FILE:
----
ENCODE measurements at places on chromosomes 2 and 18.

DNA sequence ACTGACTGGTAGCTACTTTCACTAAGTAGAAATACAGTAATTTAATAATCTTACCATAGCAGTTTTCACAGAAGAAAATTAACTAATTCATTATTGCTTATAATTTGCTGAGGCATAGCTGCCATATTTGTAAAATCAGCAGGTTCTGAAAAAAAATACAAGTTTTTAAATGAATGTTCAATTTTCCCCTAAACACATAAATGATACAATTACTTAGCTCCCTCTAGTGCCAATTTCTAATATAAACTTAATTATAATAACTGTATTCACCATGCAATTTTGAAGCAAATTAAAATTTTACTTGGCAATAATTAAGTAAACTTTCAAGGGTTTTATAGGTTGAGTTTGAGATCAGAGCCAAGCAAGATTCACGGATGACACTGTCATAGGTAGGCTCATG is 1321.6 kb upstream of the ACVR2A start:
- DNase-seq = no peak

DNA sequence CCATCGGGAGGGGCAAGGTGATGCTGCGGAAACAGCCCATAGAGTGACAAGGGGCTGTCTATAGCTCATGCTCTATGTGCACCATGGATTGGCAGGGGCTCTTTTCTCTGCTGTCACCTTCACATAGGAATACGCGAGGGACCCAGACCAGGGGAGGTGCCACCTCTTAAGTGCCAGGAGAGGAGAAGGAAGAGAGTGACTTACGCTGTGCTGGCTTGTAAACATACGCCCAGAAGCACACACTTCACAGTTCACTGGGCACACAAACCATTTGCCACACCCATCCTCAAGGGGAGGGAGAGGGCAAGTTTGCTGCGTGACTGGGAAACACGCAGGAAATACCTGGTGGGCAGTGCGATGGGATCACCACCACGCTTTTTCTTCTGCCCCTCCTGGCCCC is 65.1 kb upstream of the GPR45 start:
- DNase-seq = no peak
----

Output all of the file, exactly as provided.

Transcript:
ENCODE measurements at places on chromosomes 2 and 18.

DNA sequence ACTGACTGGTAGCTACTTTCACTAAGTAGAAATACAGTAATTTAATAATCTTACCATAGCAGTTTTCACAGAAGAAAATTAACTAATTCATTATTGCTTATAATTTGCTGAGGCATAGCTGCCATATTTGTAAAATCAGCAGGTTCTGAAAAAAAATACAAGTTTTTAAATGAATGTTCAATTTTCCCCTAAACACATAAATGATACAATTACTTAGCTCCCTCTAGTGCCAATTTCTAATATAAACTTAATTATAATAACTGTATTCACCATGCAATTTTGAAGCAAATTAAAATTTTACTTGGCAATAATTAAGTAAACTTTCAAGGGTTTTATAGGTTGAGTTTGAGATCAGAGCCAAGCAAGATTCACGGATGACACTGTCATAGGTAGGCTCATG is 1321.6 kb upstream of the ACVR2A start:
- DNase-seq = no peak

DNA sequence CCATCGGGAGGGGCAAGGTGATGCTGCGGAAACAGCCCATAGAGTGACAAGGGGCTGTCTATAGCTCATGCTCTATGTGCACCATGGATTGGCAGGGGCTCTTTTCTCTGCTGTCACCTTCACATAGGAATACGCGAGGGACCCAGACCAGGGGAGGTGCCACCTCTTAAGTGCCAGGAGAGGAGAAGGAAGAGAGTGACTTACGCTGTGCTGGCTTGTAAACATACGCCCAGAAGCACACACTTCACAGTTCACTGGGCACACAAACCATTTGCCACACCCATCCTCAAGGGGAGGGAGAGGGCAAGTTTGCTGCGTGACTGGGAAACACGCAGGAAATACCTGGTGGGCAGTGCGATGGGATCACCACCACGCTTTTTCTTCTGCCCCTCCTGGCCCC is 65.1 kb upstream of the GPR45 start:
- DNase-seq = no peak